"Sing to the Lord, for he has triumphed gloriously;
And now after Miriam, after Debora, after Hannah, after Aspha, the woman Mary stands in the simple room of the rude hut high in the hills of the poor country and she opens her mouth, and more than a thousand years pour magnificently out:
"My soul magnifies the Lord, and my spirit rejoices in God my Savior."
For a thousand years and more, the people have been waiting, remembering a promise, unfilled.
"He has shown strength with his arm; he has scattered the proud in the thoughts of their hearts"
Two pregnant women, one faithful priest, followers of a hidden God in a poor hut in the hill country far from the Temple, far from Rome's illumination. Night gathered around it, darkness surrounding them, they praise the light which will break on them like dawn from on high.
They praise and hope as their people have for a thousand years and more. These poor people know the Lord brings the counsel of the nations to nothing, he frustrates the plans of the peoples. These three in a fragile hut know the counsel of the Lord stands forever, the thoughts of his heart to all generations. They know the Lord is looking down from heaven; seeing all of human kind, seeing where these three have gathered together in the name of the Lord. [Psalm 33]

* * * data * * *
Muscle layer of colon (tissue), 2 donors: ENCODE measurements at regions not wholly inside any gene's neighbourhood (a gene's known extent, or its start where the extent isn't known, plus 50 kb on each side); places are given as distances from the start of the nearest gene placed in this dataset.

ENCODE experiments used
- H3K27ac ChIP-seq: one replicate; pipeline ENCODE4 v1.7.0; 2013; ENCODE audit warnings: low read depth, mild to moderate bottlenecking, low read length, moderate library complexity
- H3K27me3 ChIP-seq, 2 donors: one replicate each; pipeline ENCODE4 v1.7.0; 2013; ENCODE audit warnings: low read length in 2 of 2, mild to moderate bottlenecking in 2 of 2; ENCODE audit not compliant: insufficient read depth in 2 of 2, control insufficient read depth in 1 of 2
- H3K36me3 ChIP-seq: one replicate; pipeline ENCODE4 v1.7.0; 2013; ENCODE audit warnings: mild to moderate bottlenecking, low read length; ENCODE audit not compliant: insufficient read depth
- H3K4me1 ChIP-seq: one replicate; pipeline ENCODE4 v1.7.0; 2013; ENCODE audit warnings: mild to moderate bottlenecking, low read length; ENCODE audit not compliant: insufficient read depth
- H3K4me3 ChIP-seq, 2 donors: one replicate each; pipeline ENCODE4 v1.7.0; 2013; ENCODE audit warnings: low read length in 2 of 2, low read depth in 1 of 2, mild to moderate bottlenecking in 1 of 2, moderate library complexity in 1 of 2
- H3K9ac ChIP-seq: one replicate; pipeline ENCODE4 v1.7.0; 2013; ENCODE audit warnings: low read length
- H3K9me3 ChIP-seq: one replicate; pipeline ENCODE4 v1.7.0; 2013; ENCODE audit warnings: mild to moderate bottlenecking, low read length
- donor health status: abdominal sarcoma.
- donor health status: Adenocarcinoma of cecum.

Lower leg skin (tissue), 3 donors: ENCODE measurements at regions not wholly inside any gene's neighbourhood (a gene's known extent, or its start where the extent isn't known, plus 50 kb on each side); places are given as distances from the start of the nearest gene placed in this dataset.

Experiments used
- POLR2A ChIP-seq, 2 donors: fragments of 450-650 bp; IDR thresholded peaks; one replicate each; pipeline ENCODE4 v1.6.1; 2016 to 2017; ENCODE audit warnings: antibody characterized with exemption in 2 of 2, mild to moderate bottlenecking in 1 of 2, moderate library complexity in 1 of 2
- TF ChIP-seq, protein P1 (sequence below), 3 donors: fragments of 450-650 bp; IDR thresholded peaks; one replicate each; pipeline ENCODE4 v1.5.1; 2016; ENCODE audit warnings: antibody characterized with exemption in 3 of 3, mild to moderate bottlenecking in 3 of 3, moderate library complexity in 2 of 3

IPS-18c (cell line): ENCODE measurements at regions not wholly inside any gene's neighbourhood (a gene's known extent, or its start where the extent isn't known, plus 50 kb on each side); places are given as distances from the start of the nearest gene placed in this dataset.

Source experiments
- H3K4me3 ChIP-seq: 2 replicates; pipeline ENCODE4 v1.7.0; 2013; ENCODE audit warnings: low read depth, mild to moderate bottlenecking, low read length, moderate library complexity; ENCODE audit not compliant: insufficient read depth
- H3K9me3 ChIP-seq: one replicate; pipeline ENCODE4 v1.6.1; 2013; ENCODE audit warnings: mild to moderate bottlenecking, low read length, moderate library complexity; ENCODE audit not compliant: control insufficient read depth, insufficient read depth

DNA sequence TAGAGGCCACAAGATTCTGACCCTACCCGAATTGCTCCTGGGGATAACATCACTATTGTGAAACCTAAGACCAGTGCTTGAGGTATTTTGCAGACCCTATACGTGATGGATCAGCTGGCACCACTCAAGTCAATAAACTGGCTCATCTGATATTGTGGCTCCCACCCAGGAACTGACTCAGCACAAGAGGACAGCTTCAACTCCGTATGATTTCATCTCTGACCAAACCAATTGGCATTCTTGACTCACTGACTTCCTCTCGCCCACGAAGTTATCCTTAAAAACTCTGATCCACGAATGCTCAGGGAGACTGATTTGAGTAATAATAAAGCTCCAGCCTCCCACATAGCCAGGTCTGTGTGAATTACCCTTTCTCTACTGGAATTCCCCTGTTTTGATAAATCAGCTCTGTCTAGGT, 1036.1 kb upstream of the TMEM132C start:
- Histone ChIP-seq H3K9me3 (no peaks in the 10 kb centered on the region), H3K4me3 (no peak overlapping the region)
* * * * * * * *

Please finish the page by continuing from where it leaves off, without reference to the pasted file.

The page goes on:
But will now be the time, will today be the day that the hopes and fears of all the years be met in this place and this time. This will be the hinge of fate, the day, the moment that past turns to future, that hope turns to action.
Now in these two holy women, in the children they carry and in the two honorable husbands who will love and help them, now the promises of God will come to fruition.
The stories of these two women are pregnant with expectations for the future. Elizabeth feels the weight of the future growing within her. She feels the kick of that child within her and knows it is the future demanding to be born.
How long Israel has waited, and how long the faithful people within Israel have waited for Israel.
The women know that from now on, generation after generation will look to this time and this place. Generation after generation into the future, as far as one can imagine and yet farther, this time, these stories will not fade into the dust of the past.
And from where they stand and embrace they can see one shape of the future. Things will change. The grinning, evil, oppressors will face their comeuppance. Those who use money as a weapon will find it slipping from their control. The nation, bowed down under oppression will stand up. God will caress the poor, God will feed the hungry, God will give justice to those that suffer. The promise will be kept, the truth will out, God will not be mocked any longer.
The world will shift, Jerusalem will no more be examined in the light of Rome, now the Palatine will be seen from the perspective of Jerusalem. Decrees from the Senate will not sway the hill country; now words from the mount will drown the chatter of the Forum.